I dug up 3 of the cannas from the whiskey barrels today. I am not really intent on drying and saving the roots for next year (because it's more fun just to buy new ones every year!). However, I brought the 3 plants into the garage and potted them up. One has buds on it and I will feel cheated if I never get to see a bloom out of the poor tropicals that tried and ALMOST made it in this forelorn northern climate.

The fall colors are cheerful as some of the trees still cling to their leaves. The Siberian dogwoods have brilliant red leaves and the spirea shrubs are bright yellow. This pretty seed head belongs to Pulsatilla vulgaris (Prairie crocus) which rebloomed late in the season, after its big showing in Easter.

At left is the full bloom of Aster dumosus "Alert", a late-season bloomer. It is certainly the only plant with such a floral show in October! In another two weeks it will likely be covered in snow. It works much better here than the standard chrysanthemums, which never did bloom before snow and hard frosts.

Saturday, September 23, 2006

Fall seeds and leaves

Well, fall is officially here today -- at least that's what the Autumn Equinox and colored leaves are telling us. I have left almost all of the dead flowers and foliage on the perennials to keep them hardy over winter, as they will trap more leaves and snow that way.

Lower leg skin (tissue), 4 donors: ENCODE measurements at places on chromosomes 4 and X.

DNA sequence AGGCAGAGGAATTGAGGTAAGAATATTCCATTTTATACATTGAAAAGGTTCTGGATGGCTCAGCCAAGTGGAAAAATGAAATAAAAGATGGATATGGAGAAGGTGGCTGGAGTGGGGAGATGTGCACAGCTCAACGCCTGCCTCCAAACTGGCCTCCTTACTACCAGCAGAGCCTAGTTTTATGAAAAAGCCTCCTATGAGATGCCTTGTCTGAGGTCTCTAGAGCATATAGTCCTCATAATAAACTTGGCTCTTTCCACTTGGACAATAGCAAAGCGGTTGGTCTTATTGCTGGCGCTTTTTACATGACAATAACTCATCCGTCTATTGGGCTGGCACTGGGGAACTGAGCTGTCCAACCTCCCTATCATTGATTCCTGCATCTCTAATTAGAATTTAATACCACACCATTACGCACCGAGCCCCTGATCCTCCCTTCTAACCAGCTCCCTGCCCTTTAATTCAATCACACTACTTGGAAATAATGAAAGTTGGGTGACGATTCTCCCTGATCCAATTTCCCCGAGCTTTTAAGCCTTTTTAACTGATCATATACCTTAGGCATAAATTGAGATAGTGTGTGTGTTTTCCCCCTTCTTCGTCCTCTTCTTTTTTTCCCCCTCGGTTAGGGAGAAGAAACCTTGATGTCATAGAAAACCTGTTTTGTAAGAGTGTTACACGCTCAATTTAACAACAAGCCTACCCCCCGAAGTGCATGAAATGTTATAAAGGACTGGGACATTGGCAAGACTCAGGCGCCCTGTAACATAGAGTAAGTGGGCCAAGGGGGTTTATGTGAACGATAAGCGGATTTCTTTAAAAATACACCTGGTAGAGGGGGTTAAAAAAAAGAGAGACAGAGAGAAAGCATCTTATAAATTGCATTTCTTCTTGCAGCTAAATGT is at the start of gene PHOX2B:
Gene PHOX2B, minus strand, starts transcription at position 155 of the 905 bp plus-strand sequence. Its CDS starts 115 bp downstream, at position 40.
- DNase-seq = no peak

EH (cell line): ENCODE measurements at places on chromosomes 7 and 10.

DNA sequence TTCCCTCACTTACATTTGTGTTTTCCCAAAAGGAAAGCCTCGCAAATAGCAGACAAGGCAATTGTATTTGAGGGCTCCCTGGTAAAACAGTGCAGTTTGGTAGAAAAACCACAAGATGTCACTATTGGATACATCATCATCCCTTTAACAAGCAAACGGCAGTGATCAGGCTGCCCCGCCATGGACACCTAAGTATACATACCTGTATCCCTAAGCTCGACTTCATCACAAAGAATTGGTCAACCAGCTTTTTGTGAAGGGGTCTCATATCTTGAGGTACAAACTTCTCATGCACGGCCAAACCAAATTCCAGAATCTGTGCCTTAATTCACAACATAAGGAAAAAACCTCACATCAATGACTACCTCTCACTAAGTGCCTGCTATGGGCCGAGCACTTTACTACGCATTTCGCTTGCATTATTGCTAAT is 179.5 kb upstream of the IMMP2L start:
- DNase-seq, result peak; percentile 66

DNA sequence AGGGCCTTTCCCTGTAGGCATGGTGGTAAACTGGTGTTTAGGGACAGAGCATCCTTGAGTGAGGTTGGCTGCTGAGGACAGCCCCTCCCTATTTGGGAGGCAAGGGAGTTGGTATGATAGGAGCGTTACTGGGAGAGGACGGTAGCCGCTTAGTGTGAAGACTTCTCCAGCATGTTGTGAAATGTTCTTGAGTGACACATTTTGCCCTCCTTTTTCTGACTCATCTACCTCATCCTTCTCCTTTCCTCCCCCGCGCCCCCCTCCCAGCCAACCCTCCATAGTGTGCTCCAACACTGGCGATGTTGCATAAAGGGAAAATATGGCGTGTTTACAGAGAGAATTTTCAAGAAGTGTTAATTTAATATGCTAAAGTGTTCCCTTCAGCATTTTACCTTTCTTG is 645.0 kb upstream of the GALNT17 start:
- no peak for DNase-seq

The squirrel has found the dried up sunflowers and made quick work of the seed heads.

I planted most of the first box of 135 bulbs from Botanus. Triumph Tulip "Negrita" (dark purple), Single Late Tulip "Florissa" (dark pink), and a bicolored purple/white "Skagit Valley" Tulip are the large bulbs of this fall. I also ordered/planted mini botanical tulips, crocuses, narcissus, and a few others. The show of bulbs in May/June is sure to be pretty next year!

Sunday, September 03, 2006

September Garden Colors

My garden is still a work in progress and I have yet to fill in the perennial beds. However, several plants are blooming now whether through natural processes or fortunate accidents creating out-of-season flowers.

(Right) Blue flowers of Gentiana dahurica, a small perennial with lovely true-blue flowers.

(Right) The Japanese pink-flowering crabapple has tiny red apples on it. The tree is really just ornamental, as the little apples aren't really worth picking.